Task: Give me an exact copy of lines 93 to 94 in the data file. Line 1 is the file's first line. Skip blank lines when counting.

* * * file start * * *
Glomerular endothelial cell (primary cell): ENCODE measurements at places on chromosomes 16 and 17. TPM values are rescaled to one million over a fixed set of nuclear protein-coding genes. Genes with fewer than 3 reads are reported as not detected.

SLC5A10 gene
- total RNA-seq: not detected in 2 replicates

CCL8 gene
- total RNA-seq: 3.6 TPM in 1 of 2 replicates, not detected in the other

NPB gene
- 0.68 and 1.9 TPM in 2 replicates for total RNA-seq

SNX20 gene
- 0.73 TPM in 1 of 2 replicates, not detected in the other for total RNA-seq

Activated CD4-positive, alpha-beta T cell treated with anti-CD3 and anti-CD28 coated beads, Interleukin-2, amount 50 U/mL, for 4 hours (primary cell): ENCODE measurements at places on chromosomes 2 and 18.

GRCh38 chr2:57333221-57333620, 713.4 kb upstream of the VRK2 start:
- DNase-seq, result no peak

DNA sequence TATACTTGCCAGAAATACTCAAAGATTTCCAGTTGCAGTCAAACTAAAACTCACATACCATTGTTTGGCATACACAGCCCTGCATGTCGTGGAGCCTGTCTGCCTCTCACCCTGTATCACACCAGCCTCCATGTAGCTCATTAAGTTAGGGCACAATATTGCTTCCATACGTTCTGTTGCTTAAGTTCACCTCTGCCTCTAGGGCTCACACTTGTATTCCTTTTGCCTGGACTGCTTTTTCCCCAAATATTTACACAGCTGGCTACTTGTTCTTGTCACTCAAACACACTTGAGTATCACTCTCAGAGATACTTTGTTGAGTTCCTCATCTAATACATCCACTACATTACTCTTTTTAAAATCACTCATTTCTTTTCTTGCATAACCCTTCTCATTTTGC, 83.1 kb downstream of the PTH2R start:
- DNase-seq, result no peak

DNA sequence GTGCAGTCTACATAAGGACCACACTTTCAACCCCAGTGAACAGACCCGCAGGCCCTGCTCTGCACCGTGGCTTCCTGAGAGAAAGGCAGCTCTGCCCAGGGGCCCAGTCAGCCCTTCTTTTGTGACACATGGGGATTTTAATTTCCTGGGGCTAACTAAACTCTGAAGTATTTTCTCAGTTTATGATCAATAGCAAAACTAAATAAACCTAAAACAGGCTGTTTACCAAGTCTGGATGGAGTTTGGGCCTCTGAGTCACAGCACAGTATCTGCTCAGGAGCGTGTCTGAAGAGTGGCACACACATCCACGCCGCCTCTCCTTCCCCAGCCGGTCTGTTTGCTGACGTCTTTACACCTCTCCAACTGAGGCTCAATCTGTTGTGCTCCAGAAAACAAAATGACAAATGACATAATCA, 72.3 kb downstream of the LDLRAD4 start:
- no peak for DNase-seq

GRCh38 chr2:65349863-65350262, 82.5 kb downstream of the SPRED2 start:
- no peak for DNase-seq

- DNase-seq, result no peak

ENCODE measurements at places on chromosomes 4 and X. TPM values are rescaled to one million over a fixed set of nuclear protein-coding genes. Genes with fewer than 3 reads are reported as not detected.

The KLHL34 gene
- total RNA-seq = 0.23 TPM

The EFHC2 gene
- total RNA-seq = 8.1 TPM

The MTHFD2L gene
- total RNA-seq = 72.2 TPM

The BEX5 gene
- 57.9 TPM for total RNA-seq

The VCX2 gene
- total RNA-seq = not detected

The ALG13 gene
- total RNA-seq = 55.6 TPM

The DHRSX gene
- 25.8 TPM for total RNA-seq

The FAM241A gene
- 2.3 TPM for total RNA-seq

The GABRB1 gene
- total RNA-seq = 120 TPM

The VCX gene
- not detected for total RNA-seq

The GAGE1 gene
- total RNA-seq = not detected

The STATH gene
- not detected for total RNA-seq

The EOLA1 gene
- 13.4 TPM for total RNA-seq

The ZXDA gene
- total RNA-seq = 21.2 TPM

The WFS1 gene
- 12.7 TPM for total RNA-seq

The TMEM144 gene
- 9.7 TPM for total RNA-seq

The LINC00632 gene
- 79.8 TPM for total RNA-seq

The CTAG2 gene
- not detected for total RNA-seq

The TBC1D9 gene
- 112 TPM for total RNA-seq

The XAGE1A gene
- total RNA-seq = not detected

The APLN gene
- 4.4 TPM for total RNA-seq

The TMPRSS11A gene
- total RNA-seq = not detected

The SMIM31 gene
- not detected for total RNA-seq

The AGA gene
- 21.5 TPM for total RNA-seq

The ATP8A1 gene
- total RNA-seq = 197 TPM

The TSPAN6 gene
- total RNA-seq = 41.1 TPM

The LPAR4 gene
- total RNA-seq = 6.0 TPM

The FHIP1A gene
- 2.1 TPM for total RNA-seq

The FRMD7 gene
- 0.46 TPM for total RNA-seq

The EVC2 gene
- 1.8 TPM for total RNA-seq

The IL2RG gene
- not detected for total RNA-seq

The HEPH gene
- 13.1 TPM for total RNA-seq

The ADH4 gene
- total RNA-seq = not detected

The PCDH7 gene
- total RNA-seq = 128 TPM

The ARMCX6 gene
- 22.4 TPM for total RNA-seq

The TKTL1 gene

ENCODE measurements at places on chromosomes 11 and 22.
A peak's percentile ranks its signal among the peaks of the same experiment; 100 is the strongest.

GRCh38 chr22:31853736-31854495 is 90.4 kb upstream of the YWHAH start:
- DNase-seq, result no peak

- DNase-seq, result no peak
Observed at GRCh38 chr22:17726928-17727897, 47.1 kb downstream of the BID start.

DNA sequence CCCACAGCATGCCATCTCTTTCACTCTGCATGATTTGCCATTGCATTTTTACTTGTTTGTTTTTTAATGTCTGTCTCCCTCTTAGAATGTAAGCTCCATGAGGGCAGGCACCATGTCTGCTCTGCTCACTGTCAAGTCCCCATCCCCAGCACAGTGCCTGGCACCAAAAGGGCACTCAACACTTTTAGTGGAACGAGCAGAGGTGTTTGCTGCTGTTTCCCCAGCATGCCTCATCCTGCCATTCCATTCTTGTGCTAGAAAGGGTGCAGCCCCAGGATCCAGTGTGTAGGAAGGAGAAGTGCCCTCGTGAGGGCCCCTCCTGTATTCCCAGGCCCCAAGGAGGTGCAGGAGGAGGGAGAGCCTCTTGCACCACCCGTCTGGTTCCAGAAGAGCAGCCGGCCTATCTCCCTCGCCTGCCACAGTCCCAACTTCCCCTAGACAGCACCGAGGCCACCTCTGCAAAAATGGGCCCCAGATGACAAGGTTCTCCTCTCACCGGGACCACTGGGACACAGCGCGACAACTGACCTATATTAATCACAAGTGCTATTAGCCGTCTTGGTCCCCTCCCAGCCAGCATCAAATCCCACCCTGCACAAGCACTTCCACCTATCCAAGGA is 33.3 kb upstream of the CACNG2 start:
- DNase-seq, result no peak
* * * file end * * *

A peak's percentile ranks its signal among the peaks of the same experiment; 100 is the strongest.

GRCh38 chr22:31853736-31854495 is 90.4 kb upstream of the YWHAH start: